A Pendennis Soldier's Life Story
John Glasson Thomas was stationed at Pendennis Castle, Cornwall, during the First World War. He was an accomplished trainer of recruits, and organizer, rising from Private to Battery Quartermaster Sergeant. Eventually drafted abroad, he survived the Somme but was killed at Passchendaele in August 1917, when he was a Battery Sergeant Major.
Whilst at Pendennis, and later when serving on the Western Front, he sent several letters to his friend Gertrude Brooks. Some of these letters, from the St Ives Archive, are included in an exhibition at Pendennis Castle, which explores the experiences of men and women during the war.
Using these letters as a starting point, our senior historian, Paul Pattison, has worked with the genealogists at Findmypast to produce a vivid insight into John's life and motivations.
Who was John Glasson Thomas?
At the beginning of the First World War, every region of Great Britain had a well-trained corps of part-time artillerymen. These territorial soldiers gave service at home and many of them were mobilized immediately to man the coast defence guns around our shores. Others, during or after training, volunteered to serve abroad. John Glasson Thomas was one of them.
John's letters at Pendennis Castle introduce us to a soldier's everyday life during the First World War. Using his civil birth record, an index of his baptism register and his census records from 1891-1901 which feature on Findmypast, we were able to discover more about John before the war changed the direction of his life and took him into the army.
John was born on 26 October 1889, at St Ives, in Cornwall. He was the youngest of five children born to Thomas Thomas, master mariner, and his wife, Elizabeth (nee Glasson). His was a hard-working Methodist family and Thomas was the youngest of five children.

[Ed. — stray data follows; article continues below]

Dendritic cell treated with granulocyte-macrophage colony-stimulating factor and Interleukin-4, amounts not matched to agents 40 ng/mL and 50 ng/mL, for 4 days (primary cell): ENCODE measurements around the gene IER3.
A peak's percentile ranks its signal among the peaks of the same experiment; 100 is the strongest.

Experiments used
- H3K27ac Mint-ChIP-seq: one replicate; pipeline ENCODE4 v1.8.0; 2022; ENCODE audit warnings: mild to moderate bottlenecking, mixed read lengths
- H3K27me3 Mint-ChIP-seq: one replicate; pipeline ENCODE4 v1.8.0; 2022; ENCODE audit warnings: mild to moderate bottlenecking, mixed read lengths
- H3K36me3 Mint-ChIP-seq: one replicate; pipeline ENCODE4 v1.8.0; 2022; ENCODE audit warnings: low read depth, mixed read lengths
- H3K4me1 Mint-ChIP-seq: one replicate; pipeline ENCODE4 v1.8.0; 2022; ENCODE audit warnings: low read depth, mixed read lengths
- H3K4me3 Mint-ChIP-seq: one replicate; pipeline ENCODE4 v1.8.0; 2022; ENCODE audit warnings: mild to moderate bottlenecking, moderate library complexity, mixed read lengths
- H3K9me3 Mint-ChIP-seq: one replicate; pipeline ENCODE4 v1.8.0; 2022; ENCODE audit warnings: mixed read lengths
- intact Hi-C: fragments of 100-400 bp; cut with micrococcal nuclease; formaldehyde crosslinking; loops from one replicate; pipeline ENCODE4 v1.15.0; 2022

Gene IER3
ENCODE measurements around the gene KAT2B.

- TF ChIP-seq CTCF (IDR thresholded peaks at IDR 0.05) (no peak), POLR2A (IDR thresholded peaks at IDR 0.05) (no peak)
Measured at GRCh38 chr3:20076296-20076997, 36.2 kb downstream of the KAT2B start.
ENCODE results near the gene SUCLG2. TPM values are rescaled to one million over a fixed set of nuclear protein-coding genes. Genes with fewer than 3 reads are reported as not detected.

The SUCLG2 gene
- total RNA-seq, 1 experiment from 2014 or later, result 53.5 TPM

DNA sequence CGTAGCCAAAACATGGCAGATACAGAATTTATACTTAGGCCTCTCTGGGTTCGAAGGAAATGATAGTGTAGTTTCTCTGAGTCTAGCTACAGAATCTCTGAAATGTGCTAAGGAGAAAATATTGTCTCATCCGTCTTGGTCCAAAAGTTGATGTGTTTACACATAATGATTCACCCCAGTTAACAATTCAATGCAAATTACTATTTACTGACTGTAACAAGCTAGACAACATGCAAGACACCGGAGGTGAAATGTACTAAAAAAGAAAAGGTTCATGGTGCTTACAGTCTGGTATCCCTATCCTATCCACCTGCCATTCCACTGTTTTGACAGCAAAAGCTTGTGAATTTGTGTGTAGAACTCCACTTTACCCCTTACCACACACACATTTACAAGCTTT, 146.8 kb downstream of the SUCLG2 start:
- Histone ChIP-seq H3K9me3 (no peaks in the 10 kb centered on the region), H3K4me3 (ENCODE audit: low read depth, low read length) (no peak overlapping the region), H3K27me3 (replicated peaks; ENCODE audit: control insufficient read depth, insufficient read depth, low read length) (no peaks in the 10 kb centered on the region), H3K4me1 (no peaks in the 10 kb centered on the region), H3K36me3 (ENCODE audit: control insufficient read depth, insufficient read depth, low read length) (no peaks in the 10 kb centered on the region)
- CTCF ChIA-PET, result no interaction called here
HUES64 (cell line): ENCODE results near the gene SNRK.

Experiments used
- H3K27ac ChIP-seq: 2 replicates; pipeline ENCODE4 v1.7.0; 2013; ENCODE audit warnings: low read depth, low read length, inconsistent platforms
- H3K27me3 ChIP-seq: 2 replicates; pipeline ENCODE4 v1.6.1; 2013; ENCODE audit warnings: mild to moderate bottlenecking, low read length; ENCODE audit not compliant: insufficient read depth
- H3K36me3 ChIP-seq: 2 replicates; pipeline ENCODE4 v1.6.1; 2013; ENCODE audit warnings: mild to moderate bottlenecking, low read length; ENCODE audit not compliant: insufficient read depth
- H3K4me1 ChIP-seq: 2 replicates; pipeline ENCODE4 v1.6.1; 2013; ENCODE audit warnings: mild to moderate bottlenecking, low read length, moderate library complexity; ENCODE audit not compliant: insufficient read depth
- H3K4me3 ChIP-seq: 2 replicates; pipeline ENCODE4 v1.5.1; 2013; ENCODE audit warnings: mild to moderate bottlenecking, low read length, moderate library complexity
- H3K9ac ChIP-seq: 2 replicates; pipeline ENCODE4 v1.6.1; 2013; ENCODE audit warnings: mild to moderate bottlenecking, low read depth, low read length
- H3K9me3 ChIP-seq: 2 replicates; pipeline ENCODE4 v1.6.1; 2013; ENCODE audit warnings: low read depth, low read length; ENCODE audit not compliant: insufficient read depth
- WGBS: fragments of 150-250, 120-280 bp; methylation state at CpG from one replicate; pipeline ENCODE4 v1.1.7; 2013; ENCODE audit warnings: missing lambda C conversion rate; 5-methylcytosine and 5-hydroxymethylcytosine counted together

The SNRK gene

A change in vocation
By 1911, aged 22, John was a student at the University of Exeter. Specifically, St. Luke's campus which includes the Graduate School of Education - his initial chosen vocation.
Findmypast's collection of historical newspapers have unearthed a clipping from Cornishman on 1 July 1909, showing a successful John passing his exams for a teaching certificate.
Paul Pattison, who has read all of John's surviving correspondence, says "John's letters show that he was a man who did everything to the best of his ability".
John's teaching career brought him to London where he shows up in London County Council's records of war service. The comprehensive transcript on Findmypast details his regiment, how long he served for and where, and notes his vocation as 'teaching staff'.
It also includes his date of death as 11 August 1917 near Béthune, a city in northern France just west of Lille.
Whilst teaching at Goodmayes in Essex, John met Gertrude Brookes, with whom he established a firm friendship. He wrote to her frequently, for the rest of his life.
John’s surviving letters to Gertrude Brooks begin in January 1916. In a letter to Gertrude in March of that year, he was anxious for a posting to the front (a ‘draft’) but was retained at Pendennis because of his teaching ability among soldiers and officers alike.
In October 1916 John Glasson Thomas left England with 173 Siege Battery and continued to write letters and send postcards to Gertrude Brooks throughout his time in France.
Although there is no trace of a surviving British Army service record for John, Findmypast's wide-ranging military collections, as well as the letters at Pendennis Castle, can be used to fill the gap.
A database of soldiers who died in the Great War adds more details to his story, providing his service number and his enlistment place as Hayle, Cornwall. His Medal Index Card gives even more detail, referencing his progression through the Army with his rank listed as Warrant Officer Class 2. Had he lived would he have climbed the ranks further?
Finally, Findmypast's Cornwall Memorial Inscriptions include a record of John Glasson Thomas. He is buried in Nœux-les-Mines military cemetry in France and his name is proudly recorded on the St Ives town war memorial.
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